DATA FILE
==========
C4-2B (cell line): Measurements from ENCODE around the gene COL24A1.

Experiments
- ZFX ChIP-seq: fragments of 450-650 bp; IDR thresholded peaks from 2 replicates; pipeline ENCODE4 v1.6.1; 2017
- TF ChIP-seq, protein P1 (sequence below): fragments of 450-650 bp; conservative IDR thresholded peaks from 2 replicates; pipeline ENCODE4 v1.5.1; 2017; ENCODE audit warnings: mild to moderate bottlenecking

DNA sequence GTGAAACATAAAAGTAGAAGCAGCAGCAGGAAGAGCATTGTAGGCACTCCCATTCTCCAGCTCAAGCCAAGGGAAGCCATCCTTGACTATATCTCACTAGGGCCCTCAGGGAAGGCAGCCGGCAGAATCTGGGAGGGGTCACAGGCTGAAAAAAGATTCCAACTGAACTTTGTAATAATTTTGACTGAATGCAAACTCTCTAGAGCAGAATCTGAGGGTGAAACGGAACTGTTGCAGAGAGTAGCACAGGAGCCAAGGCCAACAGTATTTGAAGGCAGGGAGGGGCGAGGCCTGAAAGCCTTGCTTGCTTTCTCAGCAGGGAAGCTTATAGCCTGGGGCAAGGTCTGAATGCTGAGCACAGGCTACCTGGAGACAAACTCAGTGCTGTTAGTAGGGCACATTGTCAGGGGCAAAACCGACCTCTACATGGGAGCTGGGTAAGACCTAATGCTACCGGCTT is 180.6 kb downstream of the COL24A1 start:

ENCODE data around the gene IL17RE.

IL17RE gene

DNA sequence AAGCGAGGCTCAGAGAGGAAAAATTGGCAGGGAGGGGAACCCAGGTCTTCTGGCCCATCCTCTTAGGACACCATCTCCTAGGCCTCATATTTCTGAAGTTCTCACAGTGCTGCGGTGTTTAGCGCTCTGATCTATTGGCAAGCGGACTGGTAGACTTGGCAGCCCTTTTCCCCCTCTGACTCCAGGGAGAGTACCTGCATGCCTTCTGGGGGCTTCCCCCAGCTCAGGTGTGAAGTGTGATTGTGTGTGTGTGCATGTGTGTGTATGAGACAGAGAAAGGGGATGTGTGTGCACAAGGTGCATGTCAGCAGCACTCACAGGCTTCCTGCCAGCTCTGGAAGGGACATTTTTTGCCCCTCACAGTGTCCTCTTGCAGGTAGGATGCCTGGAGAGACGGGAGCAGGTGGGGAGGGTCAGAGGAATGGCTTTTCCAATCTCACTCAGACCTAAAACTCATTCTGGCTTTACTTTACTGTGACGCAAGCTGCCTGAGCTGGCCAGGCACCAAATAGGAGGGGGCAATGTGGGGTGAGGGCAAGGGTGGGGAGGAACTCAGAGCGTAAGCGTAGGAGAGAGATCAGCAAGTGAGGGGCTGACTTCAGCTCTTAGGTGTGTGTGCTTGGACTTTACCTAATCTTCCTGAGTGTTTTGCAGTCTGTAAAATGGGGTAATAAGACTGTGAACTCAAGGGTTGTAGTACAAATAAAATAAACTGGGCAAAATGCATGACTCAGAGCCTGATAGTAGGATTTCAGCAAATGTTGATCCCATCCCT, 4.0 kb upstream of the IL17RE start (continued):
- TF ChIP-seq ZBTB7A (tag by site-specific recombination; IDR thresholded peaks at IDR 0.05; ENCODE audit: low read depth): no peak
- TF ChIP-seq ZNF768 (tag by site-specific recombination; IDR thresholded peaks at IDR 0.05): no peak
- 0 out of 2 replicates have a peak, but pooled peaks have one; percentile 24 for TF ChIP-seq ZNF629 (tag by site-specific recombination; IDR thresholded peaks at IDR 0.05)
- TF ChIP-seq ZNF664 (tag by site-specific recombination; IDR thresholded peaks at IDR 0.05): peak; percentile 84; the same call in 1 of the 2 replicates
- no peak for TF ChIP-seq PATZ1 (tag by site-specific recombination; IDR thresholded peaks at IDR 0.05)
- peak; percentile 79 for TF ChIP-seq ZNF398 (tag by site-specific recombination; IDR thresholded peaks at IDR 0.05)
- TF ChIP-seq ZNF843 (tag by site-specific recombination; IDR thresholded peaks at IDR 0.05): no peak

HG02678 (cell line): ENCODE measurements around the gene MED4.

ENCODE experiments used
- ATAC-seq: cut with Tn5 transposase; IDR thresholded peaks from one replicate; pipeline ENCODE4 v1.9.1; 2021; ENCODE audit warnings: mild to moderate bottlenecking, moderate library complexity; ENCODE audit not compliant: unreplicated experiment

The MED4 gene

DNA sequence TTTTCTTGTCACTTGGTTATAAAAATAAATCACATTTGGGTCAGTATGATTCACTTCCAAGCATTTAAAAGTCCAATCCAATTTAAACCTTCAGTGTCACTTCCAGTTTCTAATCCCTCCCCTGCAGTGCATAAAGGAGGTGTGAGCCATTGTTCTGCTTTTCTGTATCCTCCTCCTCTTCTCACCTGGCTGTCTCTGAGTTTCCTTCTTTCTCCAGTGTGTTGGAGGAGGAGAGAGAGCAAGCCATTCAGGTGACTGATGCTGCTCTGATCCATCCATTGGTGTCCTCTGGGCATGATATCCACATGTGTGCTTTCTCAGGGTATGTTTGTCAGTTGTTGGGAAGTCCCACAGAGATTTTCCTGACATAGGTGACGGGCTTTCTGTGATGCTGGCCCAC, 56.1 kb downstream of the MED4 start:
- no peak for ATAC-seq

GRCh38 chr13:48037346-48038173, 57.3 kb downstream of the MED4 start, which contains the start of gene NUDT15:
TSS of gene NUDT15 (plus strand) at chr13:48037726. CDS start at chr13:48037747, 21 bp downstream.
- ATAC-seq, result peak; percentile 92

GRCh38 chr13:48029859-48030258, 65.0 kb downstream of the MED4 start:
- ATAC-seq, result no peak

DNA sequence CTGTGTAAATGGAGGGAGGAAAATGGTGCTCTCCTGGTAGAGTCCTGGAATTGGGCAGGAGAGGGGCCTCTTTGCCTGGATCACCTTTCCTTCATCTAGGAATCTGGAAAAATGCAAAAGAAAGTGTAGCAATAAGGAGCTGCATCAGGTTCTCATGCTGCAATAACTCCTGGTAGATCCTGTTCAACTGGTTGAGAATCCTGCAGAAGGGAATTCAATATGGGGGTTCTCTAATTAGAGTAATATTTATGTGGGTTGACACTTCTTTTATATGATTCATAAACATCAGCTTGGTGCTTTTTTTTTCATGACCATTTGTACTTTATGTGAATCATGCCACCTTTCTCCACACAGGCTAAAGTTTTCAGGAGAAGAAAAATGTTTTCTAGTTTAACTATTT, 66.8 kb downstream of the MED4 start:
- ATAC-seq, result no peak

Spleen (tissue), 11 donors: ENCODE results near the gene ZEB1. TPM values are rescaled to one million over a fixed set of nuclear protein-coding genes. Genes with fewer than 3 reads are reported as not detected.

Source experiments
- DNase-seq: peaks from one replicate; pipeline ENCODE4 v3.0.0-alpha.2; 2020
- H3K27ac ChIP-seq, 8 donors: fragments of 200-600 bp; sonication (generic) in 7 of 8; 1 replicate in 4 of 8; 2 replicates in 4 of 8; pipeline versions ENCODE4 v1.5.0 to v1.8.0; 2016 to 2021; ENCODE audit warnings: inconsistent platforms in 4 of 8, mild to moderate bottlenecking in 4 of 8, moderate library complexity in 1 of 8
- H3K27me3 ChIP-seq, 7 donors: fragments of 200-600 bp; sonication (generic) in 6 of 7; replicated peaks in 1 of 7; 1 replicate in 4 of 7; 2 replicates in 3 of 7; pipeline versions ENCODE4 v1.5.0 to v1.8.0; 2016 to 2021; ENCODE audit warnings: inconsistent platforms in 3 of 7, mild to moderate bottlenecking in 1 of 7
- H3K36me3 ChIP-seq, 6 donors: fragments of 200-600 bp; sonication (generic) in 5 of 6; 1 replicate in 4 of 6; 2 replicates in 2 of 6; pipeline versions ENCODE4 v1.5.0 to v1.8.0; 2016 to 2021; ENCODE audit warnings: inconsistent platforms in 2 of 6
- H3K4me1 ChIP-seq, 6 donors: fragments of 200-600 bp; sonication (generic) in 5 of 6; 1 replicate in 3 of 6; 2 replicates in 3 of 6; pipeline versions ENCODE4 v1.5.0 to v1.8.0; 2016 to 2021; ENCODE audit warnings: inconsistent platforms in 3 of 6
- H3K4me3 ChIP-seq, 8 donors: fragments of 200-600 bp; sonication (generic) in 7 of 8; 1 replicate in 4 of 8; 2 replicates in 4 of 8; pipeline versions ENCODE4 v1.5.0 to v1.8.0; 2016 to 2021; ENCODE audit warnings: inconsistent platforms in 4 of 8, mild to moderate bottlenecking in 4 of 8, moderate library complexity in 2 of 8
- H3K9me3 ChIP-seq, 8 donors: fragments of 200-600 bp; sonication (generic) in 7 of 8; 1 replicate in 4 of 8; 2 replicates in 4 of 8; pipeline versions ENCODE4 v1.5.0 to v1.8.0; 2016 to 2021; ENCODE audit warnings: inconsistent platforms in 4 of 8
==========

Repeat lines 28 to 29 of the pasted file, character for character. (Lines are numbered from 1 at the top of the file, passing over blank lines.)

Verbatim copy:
- ATAC-seq, result no peak

Spleen (tissue), 11 donors: ENCODE results near the gene ZEB1. TPM values are rescaled to one million over a fixed set of nuclear protein-coding genes. Genes with fewer than 3 reads are reported as not detected.